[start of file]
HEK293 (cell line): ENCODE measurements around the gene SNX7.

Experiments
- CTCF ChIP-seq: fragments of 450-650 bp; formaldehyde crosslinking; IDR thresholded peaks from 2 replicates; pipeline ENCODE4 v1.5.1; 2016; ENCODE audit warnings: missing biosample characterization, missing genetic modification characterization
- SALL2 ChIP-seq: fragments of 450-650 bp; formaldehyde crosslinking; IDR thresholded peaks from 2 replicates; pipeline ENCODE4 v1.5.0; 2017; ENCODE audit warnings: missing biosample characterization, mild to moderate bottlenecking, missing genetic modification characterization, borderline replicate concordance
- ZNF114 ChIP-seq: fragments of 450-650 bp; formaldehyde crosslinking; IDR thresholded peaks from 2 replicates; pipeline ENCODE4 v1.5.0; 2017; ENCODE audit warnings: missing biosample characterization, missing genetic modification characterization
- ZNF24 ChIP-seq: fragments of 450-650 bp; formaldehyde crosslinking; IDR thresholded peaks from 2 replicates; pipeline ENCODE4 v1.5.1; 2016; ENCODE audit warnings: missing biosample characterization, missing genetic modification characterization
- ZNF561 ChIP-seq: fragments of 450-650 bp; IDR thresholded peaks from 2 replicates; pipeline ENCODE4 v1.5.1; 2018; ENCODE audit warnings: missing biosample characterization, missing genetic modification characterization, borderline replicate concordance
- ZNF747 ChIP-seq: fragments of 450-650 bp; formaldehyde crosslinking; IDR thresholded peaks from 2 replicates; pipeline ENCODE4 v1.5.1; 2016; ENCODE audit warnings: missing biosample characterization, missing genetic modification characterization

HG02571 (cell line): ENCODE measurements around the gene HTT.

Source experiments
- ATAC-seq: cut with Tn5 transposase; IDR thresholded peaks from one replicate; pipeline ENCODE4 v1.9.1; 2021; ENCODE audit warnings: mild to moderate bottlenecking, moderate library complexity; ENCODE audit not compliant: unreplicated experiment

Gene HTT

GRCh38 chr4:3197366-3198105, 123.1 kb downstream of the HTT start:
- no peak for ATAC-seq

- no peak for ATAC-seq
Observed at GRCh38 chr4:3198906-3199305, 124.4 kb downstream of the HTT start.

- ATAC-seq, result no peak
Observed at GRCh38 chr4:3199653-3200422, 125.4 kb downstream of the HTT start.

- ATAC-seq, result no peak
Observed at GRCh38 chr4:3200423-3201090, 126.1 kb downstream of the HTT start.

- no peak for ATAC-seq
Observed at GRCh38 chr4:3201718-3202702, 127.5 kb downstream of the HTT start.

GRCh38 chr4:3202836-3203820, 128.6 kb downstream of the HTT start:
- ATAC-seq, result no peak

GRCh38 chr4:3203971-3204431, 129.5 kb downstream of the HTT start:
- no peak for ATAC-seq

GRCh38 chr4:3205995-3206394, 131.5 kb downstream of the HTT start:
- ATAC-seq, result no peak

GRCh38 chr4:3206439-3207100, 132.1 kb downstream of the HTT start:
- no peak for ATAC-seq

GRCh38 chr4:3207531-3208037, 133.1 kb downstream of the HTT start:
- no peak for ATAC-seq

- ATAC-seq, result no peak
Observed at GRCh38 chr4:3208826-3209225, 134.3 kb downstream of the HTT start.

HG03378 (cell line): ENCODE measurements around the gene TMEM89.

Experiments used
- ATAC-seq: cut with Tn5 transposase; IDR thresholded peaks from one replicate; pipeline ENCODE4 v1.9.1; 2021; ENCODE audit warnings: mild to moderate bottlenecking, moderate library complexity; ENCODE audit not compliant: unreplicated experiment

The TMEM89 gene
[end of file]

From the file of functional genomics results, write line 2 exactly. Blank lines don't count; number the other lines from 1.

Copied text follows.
Experiments